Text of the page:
The Other McCain

"One should either write ruthlessly what one believes to be the truth, or else shut up." — Arthur Koestler

Hollywood’s Homo-Hypocrisy

Posted on | December 22, 2017 | Comments Off on Hollywood’s Homo-Hypocrisy

Headline at Mediaite:

After Months of Attacking Roy Moore,
Hollywood Releases Film
Romanticizing Child Molestation

Whiskey Tango Foxtrot? When I saw that headline, I immediately had a hunch and — surprise! surprise! — my hunch was correct:

As the year comes to a close, Hollywood releases its final batch of films, many of which will go on to earn plenty of Oscar nominations. One of them is Call Me By Your Name, a coming-of-age drama about a 17-year-old boy who develops a romantic relationship with a 24-year-old man. . . .

(Permit me to interrupt and ask what sort of “romantic relationship” is involved? Do they exchange meaningful glances, write poems for each other, take long walks in the moonlight? Or, as I rather suspect, is the “relationship” actually sexual? Because it’s not a crime to exchange meaningful glances or write poetry, you know. But never mind . . .)

The awards season is just beginning and already this film is receiving a ton of praise. It has an incredible score of 96% on Rotten Tomatoes, has been named by the LA Film Critics Association as the Best Picture of the Year and has already received three Golden Globe nominations including Best Drama.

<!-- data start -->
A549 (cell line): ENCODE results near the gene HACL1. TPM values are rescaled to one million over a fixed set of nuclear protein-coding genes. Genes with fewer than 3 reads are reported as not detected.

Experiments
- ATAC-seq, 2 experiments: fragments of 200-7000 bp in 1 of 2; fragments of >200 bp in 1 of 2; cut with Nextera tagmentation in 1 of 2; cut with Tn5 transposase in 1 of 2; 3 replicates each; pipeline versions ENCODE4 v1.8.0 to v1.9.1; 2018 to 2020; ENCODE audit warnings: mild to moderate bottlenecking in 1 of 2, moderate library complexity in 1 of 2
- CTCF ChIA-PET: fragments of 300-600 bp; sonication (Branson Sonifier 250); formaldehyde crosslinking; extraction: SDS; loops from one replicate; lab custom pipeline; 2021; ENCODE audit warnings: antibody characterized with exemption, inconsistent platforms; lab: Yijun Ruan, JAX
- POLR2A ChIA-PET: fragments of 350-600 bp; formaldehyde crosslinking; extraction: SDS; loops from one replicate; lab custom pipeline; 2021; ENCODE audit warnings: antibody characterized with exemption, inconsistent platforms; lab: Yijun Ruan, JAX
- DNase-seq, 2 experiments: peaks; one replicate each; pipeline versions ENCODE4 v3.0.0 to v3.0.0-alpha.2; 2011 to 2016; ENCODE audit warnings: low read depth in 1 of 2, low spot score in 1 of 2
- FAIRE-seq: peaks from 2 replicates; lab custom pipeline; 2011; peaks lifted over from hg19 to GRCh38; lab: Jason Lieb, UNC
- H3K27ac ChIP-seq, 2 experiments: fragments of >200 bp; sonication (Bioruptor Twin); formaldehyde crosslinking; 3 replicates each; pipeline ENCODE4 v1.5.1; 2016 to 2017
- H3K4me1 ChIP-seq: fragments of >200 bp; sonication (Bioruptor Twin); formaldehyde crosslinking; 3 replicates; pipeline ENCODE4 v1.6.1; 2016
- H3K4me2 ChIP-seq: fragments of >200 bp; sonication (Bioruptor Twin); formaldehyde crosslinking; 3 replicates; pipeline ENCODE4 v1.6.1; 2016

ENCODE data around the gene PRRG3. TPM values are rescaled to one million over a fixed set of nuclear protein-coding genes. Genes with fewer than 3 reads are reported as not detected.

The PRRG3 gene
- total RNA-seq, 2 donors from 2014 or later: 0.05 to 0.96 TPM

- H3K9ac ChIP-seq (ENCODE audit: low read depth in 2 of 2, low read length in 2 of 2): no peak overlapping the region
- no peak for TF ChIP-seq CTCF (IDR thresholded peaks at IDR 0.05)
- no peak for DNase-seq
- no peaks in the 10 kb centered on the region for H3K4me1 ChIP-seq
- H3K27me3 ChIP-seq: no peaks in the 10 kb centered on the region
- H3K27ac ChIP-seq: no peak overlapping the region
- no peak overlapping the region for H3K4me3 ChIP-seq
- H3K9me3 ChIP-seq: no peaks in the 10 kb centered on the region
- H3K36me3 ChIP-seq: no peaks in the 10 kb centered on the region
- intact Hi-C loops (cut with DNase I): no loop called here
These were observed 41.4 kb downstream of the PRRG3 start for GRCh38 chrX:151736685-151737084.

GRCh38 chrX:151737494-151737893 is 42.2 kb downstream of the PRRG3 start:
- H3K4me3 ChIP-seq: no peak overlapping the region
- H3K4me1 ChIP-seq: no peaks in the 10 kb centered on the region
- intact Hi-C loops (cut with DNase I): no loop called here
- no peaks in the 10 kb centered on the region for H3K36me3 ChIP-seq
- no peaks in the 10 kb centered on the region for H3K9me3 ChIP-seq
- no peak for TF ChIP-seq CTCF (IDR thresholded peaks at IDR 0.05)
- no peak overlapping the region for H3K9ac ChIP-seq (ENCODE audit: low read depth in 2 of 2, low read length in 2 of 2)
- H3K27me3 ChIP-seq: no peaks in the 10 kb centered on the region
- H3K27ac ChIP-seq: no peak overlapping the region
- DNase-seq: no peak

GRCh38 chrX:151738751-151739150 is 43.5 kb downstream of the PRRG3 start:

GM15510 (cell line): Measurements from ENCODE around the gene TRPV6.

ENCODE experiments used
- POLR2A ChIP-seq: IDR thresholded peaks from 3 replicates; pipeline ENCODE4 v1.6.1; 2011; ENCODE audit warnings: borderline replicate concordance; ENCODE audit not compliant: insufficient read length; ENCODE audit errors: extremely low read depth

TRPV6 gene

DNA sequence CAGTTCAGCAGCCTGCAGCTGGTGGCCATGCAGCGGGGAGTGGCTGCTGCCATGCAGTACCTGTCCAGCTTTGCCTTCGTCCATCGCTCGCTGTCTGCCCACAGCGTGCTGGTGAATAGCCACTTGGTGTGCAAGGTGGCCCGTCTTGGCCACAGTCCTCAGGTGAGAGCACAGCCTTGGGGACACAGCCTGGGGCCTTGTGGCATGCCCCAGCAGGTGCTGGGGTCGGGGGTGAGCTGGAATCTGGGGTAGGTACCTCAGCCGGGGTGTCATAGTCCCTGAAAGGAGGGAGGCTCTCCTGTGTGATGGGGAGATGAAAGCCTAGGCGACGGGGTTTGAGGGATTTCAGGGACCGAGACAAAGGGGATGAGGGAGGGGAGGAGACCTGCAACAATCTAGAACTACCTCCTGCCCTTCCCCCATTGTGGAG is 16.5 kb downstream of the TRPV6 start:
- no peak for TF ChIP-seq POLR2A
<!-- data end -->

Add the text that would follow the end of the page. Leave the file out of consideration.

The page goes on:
The accolades are justified. Call Me By Your Name is actually one of the best films of the year. It’s emotional and thought-provoking and its stars Timothée Chalamet and Armie Hammer give outstanding performances. Despite how good the film is, however, it leaves you with an unsettling feeling because after all, it’s about child molestation.
It’s worth noting that the film does take place in Italy, where the age of consent is 14.

OK, enough. There are some U.S. states — including Utah and Maine, last time I checked — where the age of consent is 14, but we’re not going to see any Oscar-bait movies about “romantic relationships” with teenagers in those states, are we? No, not unless they’re gay.

Notice the absence of the word “gay” from this story? Yep, just did CTRL+F and the word “gay” doesn’t appear once in the article because, evidently, it’s not “gay” until you’re 18, and there is no such thing as a “gay pedophile,” according to the professional journalism community.

Anyway, gay or straight, 17 and 24 is not “child molestation,” and it’s insane to apply such a term to such a story. What seems to have happened, amid the current Sexual Harassment Apocalypse, is that everybody’s trying to outdo each other in their denunciations of misconduct, for fear that they’ll be condemned as a “rape apologist” if they don’t. We have entered a climate of hysteria that has made it impossible for people to make meaningful distinctions between various types of sexual misbehavior. The actor Matt Damon was castigated last week for trying to make a common-sense point about this issue:

“I do believe there’s a spectrum of behavior … You know, there’s a difference between, you know, patting someone on the butt and rape or child molestation, right? Both of those behaviors need to be confronted and eradicated without question, but they shouldn’t be conflated.” . . .